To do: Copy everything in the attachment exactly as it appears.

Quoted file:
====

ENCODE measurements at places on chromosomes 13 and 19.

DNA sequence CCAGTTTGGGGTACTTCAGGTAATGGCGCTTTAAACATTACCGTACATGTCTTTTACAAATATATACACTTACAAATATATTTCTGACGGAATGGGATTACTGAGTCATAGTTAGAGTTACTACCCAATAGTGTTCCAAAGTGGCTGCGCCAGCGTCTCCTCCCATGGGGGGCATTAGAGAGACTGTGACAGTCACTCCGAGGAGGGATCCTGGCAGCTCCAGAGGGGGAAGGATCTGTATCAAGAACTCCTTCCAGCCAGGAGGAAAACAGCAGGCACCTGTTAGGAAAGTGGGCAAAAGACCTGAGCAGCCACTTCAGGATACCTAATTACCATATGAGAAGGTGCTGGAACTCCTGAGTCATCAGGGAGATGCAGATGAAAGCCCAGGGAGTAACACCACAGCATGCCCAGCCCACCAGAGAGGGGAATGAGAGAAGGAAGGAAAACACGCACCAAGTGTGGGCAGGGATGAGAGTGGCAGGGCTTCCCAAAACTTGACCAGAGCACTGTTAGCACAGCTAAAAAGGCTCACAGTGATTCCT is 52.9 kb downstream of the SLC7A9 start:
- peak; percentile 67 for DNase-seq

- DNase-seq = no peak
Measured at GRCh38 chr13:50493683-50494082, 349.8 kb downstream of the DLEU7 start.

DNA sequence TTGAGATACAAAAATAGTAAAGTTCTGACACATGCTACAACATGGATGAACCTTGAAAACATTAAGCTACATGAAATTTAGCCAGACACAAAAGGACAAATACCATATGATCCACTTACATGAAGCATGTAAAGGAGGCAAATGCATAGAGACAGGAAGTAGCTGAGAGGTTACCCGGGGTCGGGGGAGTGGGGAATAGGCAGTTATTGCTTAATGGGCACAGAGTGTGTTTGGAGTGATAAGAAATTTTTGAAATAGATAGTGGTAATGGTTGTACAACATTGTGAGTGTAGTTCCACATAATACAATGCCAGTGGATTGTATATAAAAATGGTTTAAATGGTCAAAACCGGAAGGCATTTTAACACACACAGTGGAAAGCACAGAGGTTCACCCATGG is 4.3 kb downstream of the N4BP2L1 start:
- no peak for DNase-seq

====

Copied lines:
ENCODE measurements at places on chromosomes 13 and 19.

DNA sequence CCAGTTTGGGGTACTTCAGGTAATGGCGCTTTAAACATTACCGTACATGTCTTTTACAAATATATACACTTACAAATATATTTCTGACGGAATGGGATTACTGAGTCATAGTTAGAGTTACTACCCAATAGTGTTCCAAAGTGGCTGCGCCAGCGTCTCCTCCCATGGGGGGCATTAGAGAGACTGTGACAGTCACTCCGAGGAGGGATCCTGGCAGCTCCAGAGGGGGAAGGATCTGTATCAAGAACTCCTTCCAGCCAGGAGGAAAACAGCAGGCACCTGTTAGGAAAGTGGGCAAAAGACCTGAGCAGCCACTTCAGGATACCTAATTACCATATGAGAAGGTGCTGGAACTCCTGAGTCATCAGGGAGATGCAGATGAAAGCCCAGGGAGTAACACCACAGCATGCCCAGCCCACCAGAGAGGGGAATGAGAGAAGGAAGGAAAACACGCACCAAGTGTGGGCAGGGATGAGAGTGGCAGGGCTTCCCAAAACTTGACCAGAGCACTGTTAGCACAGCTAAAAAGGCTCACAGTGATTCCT is 52.9 kb downstream of the SLC7A9 start:
- peak; percentile 67 for DNase-seq

- DNase-seq = no peak
Measured at GRCh38 chr13:50493683-50494082, 349.8 kb downstream of the DLEU7 start.

DNA sequence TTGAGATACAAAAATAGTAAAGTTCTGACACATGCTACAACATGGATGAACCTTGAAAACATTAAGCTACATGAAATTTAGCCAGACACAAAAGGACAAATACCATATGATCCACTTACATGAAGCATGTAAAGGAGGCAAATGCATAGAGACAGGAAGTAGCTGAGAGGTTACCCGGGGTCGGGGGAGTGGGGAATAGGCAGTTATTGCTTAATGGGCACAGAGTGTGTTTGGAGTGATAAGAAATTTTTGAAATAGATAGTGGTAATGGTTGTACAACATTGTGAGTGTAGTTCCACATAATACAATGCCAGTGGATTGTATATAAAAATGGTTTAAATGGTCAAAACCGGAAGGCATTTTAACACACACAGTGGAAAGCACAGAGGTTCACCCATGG is 4.3 kb downstream of the N4BP2L1 start:
- no peak for DNase-seq